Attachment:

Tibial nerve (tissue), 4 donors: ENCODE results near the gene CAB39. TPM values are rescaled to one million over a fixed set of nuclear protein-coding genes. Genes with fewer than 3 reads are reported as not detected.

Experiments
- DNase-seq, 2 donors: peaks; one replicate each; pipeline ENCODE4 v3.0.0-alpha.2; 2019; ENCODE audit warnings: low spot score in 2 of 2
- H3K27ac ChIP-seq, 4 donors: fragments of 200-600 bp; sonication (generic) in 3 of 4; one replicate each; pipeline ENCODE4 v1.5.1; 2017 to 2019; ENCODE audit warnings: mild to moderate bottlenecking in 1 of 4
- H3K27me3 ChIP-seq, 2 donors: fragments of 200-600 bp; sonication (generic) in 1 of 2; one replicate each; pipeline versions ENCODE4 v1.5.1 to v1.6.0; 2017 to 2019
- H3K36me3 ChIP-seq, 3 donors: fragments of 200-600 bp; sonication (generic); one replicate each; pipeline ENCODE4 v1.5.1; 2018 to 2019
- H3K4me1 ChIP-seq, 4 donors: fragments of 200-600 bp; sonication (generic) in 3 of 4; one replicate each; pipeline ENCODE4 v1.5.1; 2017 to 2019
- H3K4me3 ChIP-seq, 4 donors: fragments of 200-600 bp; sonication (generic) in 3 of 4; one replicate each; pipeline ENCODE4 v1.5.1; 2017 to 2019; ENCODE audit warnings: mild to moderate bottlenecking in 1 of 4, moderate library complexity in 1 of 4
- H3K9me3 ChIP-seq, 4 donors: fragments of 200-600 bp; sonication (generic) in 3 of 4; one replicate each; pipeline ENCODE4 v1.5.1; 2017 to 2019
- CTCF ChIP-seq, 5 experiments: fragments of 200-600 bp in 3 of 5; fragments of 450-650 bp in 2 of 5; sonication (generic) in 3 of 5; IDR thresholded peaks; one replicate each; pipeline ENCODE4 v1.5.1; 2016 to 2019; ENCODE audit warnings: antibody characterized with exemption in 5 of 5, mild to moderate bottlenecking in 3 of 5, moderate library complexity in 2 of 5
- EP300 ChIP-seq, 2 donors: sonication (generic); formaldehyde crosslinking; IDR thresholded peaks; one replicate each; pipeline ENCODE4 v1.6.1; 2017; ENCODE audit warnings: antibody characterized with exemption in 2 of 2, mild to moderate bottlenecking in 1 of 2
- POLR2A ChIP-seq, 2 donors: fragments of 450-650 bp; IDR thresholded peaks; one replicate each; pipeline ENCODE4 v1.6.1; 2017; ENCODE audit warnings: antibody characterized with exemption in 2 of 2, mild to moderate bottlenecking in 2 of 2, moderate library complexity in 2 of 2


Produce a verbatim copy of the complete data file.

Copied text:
Tibial nerve (tissue), 4 donors: ENCODE results near the gene CAB39. TPM values are rescaled to one million over a fixed set of nuclear protein-coding genes. Genes with fewer than 3 reads are reported as not detected.

Experiments
- DNase-seq, 2 donors: peaks; one replicate each; pipeline ENCODE4 v3.0.0-alpha.2; 2019; ENCODE audit warnings: low spot score in 2 of 2
- H3K27ac ChIP-seq, 4 donors: fragments of 200-600 bp; sonication (generic) in 3 of 4; one replicate each; pipeline ENCODE4 v1.5.1; 2017 to 2019; ENCODE audit warnings: mild to moderate bottlenecking in 1 of 4
- H3K27me3 ChIP-seq, 2 donors: fragments of 200-600 bp; sonication (generic) in 1 of 2; one replicate each; pipeline versions ENCODE4 v1.5.1 to v1.6.0; 2017 to 2019
- H3K36me3 ChIP-seq, 3 donors: fragments of 200-600 bp; sonication (generic); one replicate each; pipeline ENCODE4 v1.5.1; 2018 to 2019
- H3K4me1 ChIP-seq, 4 donors: fragments of 200-600 bp; sonication (generic) in 3 of 4; one replicate each; pipeline ENCODE4 v1.5.1; 2017 to 2019
- H3K4me3 ChIP-seq, 4 donors: fragments of 200-600 bp; sonication (generic) in 3 of 4; one replicate each; pipeline ENCODE4 v1.5.1; 2017 to 2019; ENCODE audit warnings: mild to moderate bottlenecking in 1 of 4, moderate library complexity in 1 of 4
- H3K9me3 ChIP-seq, 4 donors: fragments of 200-600 bp; sonication (generic) in 3 of 4; one replicate each; pipeline ENCODE4 v1.5.1; 2017 to 2019
- CTCF ChIP-seq, 5 experiments: fragments of 200-600 bp in 3 of 5; fragments of 450-650 bp in 2 of 5; sonication (generic) in 3 of 5; IDR thresholded peaks; one replicate each; pipeline ENCODE4 v1.5.1; 2016 to 2019; ENCODE audit warnings: antibody characterized with exemption in 5 of 5, mild to moderate bottlenecking in 3 of 5, moderate library complexity in 2 of 5
- EP300 ChIP-seq, 2 donors: sonication (generic); formaldehyde crosslinking; IDR thresholded peaks; one replicate each; pipeline ENCODE4 v1.6.1; 2017; ENCODE audit warnings: antibody characterized with exemption in 2 of 2, mild to moderate bottlenecking in 1 of 2
- POLR2A ChIP-seq, 2 donors: fragments of 450-650 bp; IDR thresholded peaks; one replicate each; pipeline ENCODE4 v1.6.1; 2017; ENCODE audit warnings: antibody characterized with exemption in 2 of 2, mild to moderate bottlenecking in 2 of 2, moderate library complexity in 2 of 2